Human trafficking for the purpose of sexual exploitation violates the victim’s human rights and is usually associated with the use of physical and mental violence. The actual extent of the problem is estimated to go far beyond the data for reported cases, since the great majority of victims cannot be identified and are not reached by aid services. After initiating several bills, in 2010 the UN implemented a global action plan to combat trafficking in persons (Global Report on Trafficking in Persons of the United Nations (2012)). The EU supported this action plan with a series of decisions and directives and transported it into the individual Member States. The question therefore arises as to why the success of the help provided to date can be described as so unsatisfactory, given the clear position of the legal system and the willingness to establish national and international programmes.
Austria’s “National Action Plan to Combat Trafficking in Persons” has therefore set itself explicit goals specifically for victims of human trafficking. That organised human trafficking for the purpose of sexual exploitation frequently remains undiscovered is attributed not only to the clandestine nature of the crime structures, but also to the fact that existing support give too little consideration not only to the financial dependence of the victims on their procurers, but also to their complicated and usually also violence-related emotional enmeshments with and attachments to persons from the milieu. In order to develop and implement sustainable work with victims and prevention strategies, it is important to take into account the formal and informal structures of the organisation of human trafficking and forced prostitution, erpetrator-victim dynamics and technical and legal implications that extend beyond the respective national borders.
In connection with these considerations the competent public agencies in both Germany and Austria are articulating the need for manageable mobile measurement and support systems in order to improve the effectiveness of the prevention, detection and combating of illegal trafficking in minors and of training for the broad range of occupational groups involved in the interventions. Safety academies such as SIAK in Austria report the existence of a substantial demand gap here, despite the measures that have already been instituted. A multidisciplinary programme for prevention and intervention is to be developed, in which both new information on the structures of the perpetrators, perpetrator-victim dynamics and the accessibility of the victims and also information on the degree of victimisation and the local feeling of safety are taken into account, This canremedy this situation and create a basis for concrete training schemes. Legal considerations regarding the legal basis in the field of human trafficking will also be included in this development. Together with comprehensive and age-independent preventive measures and interventions that are established on the basis of the social sciences and the framework of the law, a technical tool will be developed. This tool should help to effectively prevent human trafficking with under-age victims without having to resort too hastily to x-rays, which are expensive and hazardous to health.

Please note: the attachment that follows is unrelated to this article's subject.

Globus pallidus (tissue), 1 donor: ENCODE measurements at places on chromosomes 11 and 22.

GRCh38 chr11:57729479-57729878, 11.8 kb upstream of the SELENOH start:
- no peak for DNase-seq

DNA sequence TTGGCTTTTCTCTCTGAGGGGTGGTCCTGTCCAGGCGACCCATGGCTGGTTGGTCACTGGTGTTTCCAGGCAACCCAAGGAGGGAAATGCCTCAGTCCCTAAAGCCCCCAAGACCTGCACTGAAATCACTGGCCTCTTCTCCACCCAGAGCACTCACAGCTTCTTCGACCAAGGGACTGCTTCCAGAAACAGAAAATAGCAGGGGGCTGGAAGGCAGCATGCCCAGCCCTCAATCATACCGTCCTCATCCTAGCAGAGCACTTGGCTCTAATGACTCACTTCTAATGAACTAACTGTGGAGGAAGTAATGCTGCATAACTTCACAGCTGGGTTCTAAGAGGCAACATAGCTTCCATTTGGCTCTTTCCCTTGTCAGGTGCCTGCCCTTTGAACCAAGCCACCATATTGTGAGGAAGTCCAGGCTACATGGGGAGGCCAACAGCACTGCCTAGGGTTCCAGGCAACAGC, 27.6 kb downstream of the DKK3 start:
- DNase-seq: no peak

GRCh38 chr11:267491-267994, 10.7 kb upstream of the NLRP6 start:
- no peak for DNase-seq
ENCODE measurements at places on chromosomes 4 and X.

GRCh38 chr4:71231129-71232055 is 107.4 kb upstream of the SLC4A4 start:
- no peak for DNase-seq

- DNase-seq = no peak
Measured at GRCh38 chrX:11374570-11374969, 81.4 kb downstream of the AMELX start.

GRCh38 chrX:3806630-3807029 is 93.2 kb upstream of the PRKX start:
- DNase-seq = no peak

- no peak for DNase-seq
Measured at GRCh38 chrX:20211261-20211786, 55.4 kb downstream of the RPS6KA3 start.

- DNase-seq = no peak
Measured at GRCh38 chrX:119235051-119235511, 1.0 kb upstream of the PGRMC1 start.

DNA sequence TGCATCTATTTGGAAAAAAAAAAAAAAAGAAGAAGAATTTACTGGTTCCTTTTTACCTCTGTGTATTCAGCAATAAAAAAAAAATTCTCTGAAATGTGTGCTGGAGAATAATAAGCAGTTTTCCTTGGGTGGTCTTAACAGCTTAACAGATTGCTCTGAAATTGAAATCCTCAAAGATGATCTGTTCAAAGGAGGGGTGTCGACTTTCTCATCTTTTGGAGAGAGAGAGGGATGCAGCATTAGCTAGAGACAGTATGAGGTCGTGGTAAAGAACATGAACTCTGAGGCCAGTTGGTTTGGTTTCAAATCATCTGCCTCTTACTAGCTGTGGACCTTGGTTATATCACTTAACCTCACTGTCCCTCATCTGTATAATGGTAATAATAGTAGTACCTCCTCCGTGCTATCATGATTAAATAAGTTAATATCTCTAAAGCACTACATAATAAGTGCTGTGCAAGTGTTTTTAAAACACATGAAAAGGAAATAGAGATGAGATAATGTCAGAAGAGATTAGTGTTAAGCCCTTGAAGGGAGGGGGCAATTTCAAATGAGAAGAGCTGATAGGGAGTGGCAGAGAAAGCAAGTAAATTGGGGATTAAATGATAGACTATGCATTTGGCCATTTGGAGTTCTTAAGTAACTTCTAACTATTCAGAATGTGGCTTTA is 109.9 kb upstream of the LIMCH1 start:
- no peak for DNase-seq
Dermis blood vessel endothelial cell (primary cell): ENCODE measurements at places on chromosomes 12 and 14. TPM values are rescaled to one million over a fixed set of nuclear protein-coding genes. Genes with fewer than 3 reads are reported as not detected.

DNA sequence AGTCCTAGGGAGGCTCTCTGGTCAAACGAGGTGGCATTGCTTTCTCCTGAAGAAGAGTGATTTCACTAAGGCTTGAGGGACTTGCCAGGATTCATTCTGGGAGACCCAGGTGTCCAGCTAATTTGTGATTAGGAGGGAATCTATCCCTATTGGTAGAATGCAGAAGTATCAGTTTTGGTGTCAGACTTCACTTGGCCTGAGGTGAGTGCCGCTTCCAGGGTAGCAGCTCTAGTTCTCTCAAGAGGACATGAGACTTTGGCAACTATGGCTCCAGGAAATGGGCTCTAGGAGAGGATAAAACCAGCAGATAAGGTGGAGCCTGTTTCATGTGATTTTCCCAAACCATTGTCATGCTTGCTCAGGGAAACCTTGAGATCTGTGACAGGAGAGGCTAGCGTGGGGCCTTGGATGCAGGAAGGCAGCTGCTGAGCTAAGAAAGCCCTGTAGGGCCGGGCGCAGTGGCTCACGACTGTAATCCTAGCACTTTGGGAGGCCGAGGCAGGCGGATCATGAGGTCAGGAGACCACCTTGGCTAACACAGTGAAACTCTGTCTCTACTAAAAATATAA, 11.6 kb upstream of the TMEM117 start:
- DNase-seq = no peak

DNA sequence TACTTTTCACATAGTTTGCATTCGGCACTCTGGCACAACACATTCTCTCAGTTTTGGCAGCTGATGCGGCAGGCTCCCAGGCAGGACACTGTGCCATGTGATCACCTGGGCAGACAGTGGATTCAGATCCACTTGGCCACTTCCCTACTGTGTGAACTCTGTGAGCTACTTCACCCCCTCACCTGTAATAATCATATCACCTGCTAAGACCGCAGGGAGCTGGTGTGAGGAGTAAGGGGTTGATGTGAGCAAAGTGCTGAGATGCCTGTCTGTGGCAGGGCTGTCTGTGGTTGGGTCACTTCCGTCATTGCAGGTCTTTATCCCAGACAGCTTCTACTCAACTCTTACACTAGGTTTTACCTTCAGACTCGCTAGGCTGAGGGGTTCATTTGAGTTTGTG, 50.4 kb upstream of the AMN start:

In an Austro-German co-operation project the Fraunhofer Institute for Biomedical Technology develops a technical tool which promotes the detection of human trafficking by means of age measurements. The Austrian enterprise AKAtech develops a test version of the tool. Possible risks associated with the use of toolare to be detected from the start and as far as possible prevented. The overall goal of the project is to investigate well-founded possibilities for primary, secondary and tertiary prevention of human trafficking and forced prostitution in a bilateral study design that is multidimensional and multi-centre (including several institutes).
The possibilities found must do justice to technical, sociological, legal, psychological and educational perspectives, take the social environment into account and be usable for concrete training purposes for the occupations involved in the field.
AT –Project leader:
Donau-Universität Krems, Department für Psychotherapie und Biopsychosoziale Gesundheit
Other Cooperation partner (AT):
Research Institute AG & Co KG – Zentrum für digitale Menschenrechte
AKAtech Produktions- und Handels GmbH
Bundesministerium für Inneres (BMI) vertreten durch das Bundeskriminalamt (.BK) und die Sicherheitsakademie (SIAK)
DE –Project leader:
Universität Vechta, Institut für Soziale Arbeit, Bildungs- und Sportwissenschaften
Other Cooperation partner (D):
Fraunhofer Institut für Biomedizinische Technik, St. Ingbert,
Kriminologisches Institut Niedersachsen e.V., Hannover
Universität des Saarlandes, Saarbrücken
Universität Tübingen, Juristische Fakultät
Univ.-Prof. Dr. Silke Birgitta Gahleitner
Department für Psychotherapie und Biopsychosoziale Gesundheit, Dr. Karl Dorrek Straße 30, A-3500 Krems
Tel: +43 (0)2732 893-2677